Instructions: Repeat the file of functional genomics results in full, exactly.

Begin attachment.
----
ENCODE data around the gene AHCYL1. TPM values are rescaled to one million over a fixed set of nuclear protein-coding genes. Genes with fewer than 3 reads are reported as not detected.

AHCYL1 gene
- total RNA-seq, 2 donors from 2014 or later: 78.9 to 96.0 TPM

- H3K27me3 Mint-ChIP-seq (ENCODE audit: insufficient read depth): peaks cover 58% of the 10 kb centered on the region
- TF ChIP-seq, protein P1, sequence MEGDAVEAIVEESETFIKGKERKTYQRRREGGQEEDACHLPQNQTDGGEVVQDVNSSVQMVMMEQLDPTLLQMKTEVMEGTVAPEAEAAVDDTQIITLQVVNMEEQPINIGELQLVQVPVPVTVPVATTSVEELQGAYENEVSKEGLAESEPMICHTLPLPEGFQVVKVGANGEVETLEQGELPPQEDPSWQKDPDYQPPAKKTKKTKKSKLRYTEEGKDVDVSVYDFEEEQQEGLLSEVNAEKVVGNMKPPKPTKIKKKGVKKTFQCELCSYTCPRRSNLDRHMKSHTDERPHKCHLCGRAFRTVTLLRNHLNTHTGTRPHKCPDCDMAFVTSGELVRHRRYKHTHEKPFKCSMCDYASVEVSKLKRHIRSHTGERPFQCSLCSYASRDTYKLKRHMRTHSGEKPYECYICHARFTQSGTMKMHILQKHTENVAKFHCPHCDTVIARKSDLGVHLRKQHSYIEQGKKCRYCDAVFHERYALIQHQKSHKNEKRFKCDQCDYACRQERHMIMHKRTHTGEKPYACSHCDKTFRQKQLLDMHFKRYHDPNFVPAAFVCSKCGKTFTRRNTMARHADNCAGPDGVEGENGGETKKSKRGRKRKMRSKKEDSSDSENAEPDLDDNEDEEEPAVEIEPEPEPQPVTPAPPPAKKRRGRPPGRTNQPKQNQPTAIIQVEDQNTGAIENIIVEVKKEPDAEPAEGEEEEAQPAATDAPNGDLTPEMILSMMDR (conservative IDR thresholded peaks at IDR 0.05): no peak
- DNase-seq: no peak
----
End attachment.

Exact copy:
ENCODE data around the gene AHCYL1. TPM values are rescaled to one million over a fixed set of nuclear protein-coding genes. Genes with fewer than 3 reads are reported as not detected.

AHCYL1 gene
- total RNA-seq, 2 donors from 2014 or later: 78.9 to 96.0 TPM

- H3K27me3 Mint-ChIP-seq (ENCODE audit: insufficient read depth): peaks cover 58% of the 10 kb centered on the region
- TF ChIP-seq, protein P1, sequence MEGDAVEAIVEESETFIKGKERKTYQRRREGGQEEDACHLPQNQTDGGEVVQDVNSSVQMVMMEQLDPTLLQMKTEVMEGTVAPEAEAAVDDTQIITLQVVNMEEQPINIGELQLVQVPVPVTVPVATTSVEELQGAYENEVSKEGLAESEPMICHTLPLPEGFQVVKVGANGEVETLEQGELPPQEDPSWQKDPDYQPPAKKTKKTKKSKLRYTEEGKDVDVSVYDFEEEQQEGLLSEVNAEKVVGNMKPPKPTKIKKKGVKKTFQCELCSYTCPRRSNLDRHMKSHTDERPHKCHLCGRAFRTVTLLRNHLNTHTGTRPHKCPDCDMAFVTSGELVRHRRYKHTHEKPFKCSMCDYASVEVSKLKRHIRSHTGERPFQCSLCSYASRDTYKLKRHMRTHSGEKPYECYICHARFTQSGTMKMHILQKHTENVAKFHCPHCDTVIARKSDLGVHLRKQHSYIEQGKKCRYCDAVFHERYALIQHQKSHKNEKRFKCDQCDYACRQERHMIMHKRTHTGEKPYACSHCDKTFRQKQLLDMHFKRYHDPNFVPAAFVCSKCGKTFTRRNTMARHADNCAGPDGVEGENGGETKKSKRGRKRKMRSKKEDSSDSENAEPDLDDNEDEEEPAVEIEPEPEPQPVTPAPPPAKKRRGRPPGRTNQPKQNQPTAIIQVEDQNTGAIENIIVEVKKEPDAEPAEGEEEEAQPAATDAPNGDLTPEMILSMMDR (conservative IDR thresholded peaks at IDR 0.05): no peak
- DNase-seq: no peak